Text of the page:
The rocket-fast system for log processing

What are "Trusted Properties"?

Rsyslog can annotate messages from system log sockets (via imuxsock) with so-called "Trusted Properties". These are message properties not provided by the logging client application itself, but rather obtained from the system. As such, they can not be faked by the user application and are trusted in this sense. This bases on the similar idea introduced in systemd.

The following trusted properties are available:

_UID The userid under which the logging process is being executed.
_GID The group id under which the logging process is being executed.
_PID The PID of the logging process. Note that this PID, if configured, is also put into the syslog tag.
_EXE Path to the binary that is logging
_COMM The name (as visible by top) of the logging process.
_EXE The full command line of the logging process. Note that this string can contain spaces, thus it is always provided in quoted form.

Property names are deliberately based on property names in the systemd proposal. Additional properties can be added upon request. User- and Group-IDs as well as the PID are obtained via SCM_CREDENTIALS and as such should be always available on a relatively recent Linux system. The other properties are obtained from the /proc virtual file system. Note that this can be somewhat racy. Most importantly, these properties can not be obtained if the process has already been terminated when the message is being processed by rsyslogd. This can occur for very quick processes (logger being a prime example) and has happened in practice (for the same reason, it is theoretical possible that invalid information is reported, if the PID are reused extremely quickly – this is so unlikely we did not care about this case).

All annotations are currently (Nov 2011) placed at the end of the message, starting with " @[" (the first character being a space). The annotation is ended with "]". This is done to keep consistent with legacy syslog implementations. However, the format will probably changed and is intended to be moved over to a RFC5424 structured data item. Also, the property names were currently chosen for best fit with systemd. As systemd does not follow the relevant standards, we may at later time change to standard names, once they become fully available. So please be prepared for some future change if you begin to use this feature. You may guess that we will preserve legacy format when doing changes, but we do not promise that ;)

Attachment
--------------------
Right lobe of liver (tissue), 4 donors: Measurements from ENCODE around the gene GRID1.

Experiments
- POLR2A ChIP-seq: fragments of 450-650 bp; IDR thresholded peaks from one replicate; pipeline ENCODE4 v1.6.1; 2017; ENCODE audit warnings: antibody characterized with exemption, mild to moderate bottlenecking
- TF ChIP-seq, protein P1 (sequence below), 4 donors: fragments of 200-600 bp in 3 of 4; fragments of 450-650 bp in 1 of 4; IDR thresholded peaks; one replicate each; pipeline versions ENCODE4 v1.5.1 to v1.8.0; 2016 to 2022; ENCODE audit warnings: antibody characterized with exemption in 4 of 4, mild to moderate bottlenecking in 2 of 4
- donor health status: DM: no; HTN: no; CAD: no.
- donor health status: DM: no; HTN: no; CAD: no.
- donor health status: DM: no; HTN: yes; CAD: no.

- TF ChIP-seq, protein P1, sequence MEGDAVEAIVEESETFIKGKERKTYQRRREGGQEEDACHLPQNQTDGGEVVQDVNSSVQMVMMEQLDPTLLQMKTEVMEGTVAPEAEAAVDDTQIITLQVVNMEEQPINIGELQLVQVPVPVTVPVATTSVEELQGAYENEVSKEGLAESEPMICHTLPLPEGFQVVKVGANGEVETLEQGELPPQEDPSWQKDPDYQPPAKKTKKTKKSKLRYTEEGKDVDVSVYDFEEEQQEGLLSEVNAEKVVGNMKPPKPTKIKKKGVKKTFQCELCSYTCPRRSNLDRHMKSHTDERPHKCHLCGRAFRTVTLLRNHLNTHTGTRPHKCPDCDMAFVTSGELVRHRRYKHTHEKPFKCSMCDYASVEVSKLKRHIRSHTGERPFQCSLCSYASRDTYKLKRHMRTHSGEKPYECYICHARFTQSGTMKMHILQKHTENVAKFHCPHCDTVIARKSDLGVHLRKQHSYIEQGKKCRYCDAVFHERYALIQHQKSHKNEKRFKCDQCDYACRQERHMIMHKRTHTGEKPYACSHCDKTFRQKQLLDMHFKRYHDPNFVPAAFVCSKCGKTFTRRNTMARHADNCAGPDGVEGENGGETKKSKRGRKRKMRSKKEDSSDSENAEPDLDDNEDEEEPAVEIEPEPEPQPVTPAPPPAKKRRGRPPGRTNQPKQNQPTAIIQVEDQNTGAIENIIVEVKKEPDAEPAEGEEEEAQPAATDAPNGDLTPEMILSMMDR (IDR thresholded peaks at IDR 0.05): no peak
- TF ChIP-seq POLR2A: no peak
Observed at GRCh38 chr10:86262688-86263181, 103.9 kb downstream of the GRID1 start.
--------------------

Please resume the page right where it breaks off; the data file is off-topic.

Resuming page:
A sample of a message with trusted properties looks as follows:

2011-11-29T16:57:13.634852+01:00 testhost su: pam_unix(su-l:session): session opened for user root by examp(uid=677) @[_PID=5933 _UID=0 _GID=677 _COMM=su _EXE=/bin/su _CMDLINE="su - "]

The annotation is given in boldface. Note that this is all on one line. It is broken across several lines just for readability.

This feature is available starting with version 5.9.4 in the v5 rsyslog branches.

4 thoughts on “What are "Trusted Properties"?

  1. @Tim B: again, sorry for the late reply. I like your idea about the glibc change, but am somewhat doubtful if Ulrich will do that. One possibility I see is that CEE syslog encoding could be used inside the syslog API. Assuming that a decent logging system needs to support CEE in the medium term, syslogd’s will need parsing support for that anyways. So it would be very easy to parse that same format off the system log socket. Actually, that was what I originally was looking into, and waiting that CEE would be final released (1.0) is due.

  2. @J.C.Denton: Sorry for the late reply – I didn’t get comment notificaions :-(

    This is a good remark. In rsyslog, we have RFC5425 TLS-protected syslog to ensure that messages in transit are protected. But as you say, this does not address your core concern. I have just released a new secure syslog store that will address what you mean. But of course there are many questions, e.g. when reading existing app log files, or receiving messages via UDP. The correct answer probably is that there definitely is more work to do, and it is quite a hard problem. But IMHO this is something that needs to be addressed as good as possible via open standards.

  3. The implementation sounds interesting and is probably great for local integrity verification. However I ask myself what rsyslog offers to ensure the integrity of data on all system layers. At present it seems to mee that neither rsyslog nor systemd journal implement sufficient hash functions and cryptography to reduce attack vectors.

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